Bull. Torrey Bot. Club 29: 239. 1902.
Plants sometimes canescent basally; caudex branched. Stems: several from base, often unbranched, (0.4–)0.6–2(–2.7) dm, trichomes simple, 0.5–1.3 mm, mixed with smaller, dendritic ones. Basal leaves: petiole 1–5(–8) cm, ciliate, trichomes simple; blade oblanceolate to obovate, or ovate to oblong in outline, (terminal segments linear, oblong, or ovate), (0.5–)1–3.5(–5.2) cm × 4–17 mm, (terminal segments 0.2–1.4 cm × 0.5–4 mm), margins 1- or 2-pinnatifid or -pinnatisect, apex obtuse or subacute. Cauline leaves shortly petiolate or sessile; blade similar to basal, smaller distally. Racemes elongated in fruit. Fruiting pedicels suberect to ascending, (subappressed to rachis, often forming less than 40˚ angle), proximalmost bracteate, 4–10(–14) mm, pubescent, trichomes simple (to 1.5 mm), mixed with smaller, dendritic ones. Flowers: sepals 2–3.5 mm; petals usually white, rarely pinkish or lavender, suborbicular to obovate, 3.5–6.5 × 1.5–3.5mm, narrowed to claw, 1.5–3 mm, apex rounded; anthers oblong, 0.5–0.7 mm. Fruits usually suberect, rarely ascending, ellipsoid or oblong to linear, 4-angled, 5–13 × 1.5–2 mm, base and apex cuneate; valves each with prominent midvein; ovules 8–12(–14) per ovary; style 0.2–0.8 mm. Seeds 1.1–1.9 × 0.6–0.9 mm. 2n = 12, 22.
Phenology: Flowering Jun–Aug.
Habitat: Talus and scree slopes, rock crevices, tundra, alpine meadows, fellfields
Elevation: 2900-4000 m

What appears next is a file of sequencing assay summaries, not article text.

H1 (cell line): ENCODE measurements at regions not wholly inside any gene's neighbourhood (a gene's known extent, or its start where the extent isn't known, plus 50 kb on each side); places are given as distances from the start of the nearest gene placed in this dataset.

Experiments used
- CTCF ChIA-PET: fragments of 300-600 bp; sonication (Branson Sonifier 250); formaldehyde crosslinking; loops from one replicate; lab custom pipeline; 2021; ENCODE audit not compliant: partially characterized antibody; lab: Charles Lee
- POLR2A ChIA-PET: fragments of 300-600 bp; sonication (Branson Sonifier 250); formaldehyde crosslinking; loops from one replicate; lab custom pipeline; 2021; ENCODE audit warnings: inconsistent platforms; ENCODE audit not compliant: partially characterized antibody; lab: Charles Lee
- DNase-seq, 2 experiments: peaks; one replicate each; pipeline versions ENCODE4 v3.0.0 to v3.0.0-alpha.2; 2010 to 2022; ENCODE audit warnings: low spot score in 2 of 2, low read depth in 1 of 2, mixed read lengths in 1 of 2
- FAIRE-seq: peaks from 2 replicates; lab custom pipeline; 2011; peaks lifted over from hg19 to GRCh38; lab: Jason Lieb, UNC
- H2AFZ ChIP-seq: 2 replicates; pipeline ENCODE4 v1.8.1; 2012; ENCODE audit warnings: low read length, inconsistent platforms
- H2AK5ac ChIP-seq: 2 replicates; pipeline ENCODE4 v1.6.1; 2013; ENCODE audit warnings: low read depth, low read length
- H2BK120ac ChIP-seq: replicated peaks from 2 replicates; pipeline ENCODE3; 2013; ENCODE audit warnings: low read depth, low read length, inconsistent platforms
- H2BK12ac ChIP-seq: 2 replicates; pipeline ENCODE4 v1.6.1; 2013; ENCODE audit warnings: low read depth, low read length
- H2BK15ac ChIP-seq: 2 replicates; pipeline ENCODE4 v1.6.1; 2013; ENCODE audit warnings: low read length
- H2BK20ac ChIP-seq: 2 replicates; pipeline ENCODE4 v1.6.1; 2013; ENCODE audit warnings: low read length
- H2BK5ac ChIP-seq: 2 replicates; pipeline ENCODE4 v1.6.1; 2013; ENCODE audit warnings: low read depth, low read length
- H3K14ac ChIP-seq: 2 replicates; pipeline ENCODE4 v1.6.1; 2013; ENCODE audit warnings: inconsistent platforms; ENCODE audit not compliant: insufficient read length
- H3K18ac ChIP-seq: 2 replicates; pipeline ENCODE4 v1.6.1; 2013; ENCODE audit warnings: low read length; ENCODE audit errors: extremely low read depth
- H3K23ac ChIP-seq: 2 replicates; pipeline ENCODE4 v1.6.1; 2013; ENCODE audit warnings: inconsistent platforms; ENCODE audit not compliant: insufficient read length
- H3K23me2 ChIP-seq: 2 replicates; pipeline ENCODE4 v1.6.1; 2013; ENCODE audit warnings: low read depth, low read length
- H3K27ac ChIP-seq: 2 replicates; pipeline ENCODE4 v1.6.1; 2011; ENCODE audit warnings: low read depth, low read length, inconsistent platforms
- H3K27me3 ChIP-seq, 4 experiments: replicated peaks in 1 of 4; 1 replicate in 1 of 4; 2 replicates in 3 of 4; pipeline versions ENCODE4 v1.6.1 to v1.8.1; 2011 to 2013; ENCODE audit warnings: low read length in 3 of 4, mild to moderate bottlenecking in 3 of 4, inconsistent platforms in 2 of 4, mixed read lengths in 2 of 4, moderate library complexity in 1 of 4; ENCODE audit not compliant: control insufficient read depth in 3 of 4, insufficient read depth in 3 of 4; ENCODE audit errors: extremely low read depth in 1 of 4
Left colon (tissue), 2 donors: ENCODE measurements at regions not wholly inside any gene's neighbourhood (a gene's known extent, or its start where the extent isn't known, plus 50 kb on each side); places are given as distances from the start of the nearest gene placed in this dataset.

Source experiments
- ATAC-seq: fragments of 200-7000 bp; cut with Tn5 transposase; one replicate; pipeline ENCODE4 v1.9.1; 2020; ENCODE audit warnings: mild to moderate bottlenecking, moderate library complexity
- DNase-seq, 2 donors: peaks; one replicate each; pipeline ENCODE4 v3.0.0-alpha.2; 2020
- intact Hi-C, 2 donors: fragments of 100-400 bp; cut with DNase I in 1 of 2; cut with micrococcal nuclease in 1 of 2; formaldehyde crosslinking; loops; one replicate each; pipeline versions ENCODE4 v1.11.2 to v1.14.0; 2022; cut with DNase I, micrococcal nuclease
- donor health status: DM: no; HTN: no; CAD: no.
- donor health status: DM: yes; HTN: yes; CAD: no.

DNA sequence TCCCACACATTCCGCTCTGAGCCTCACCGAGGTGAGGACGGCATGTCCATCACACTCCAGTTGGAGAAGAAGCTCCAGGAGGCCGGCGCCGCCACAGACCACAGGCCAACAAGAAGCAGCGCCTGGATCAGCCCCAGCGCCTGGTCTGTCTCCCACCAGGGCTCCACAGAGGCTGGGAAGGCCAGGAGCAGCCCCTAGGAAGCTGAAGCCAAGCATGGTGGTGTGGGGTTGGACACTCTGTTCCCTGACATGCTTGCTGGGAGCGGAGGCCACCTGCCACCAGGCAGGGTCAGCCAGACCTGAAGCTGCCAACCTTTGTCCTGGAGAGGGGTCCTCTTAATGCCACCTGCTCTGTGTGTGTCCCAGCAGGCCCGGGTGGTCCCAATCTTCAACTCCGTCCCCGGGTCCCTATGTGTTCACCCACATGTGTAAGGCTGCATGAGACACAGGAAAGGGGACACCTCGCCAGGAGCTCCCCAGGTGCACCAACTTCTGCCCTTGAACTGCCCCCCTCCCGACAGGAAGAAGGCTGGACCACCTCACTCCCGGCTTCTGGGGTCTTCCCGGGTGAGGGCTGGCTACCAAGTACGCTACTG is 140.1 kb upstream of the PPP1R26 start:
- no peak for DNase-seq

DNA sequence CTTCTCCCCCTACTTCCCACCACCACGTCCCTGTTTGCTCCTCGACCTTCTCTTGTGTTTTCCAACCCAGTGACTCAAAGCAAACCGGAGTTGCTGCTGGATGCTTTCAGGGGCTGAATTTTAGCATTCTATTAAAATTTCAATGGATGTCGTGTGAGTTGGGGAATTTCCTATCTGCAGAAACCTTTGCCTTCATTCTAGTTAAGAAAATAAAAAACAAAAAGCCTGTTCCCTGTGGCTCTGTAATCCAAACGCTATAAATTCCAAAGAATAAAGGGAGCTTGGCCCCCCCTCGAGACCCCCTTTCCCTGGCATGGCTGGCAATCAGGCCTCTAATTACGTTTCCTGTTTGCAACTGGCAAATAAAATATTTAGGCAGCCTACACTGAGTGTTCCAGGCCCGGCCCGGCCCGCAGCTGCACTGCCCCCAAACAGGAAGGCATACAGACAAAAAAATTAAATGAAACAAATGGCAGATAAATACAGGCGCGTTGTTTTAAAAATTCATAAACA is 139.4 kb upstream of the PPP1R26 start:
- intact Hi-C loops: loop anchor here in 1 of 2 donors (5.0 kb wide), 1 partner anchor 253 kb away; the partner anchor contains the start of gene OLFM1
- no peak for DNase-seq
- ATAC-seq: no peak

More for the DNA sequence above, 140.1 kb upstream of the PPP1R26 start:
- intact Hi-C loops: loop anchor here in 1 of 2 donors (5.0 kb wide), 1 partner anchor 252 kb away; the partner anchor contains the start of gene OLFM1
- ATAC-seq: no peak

Alta., B.C., Colo., Idaho, Mont., Nev., Oreg., Utah, Wash., Wyo.
Both R. C. Rollins (1993) and N. H. Holmgren (2005b) listed 2n = 44 for Smelowskia americana (as S. calycina var. americana), but no such number is known for any species of the genus (S. I. Warwick and I. A. Al-Shehbaz 2006). It is most likely that the first two authors erred in reporting 2n = 22 for the species. The latter count is likely to represent a dysploid reduction of tetraploid populations based on x = 6.
Previous North American authors (e.g., W. H. Drury Jr. and R. C. Rollins 1952; Rollins 1993; N. H. Holmgren 2005b) believed that the central Asian Smelowskia calycina and the North American plants also attributed to it are conspecific. S. I. Warwick et al. (2004b) clearly demonstrated that they are different species. The North American plants, S. americana, are easily distinguished from S. calycina by having readily caducous instead of persistent calyces. As recognized by Rollins (1993), the North American S. calycina represented three distinct taxa (S. americana, S. media, S. porsildii) none of which belongs to that species.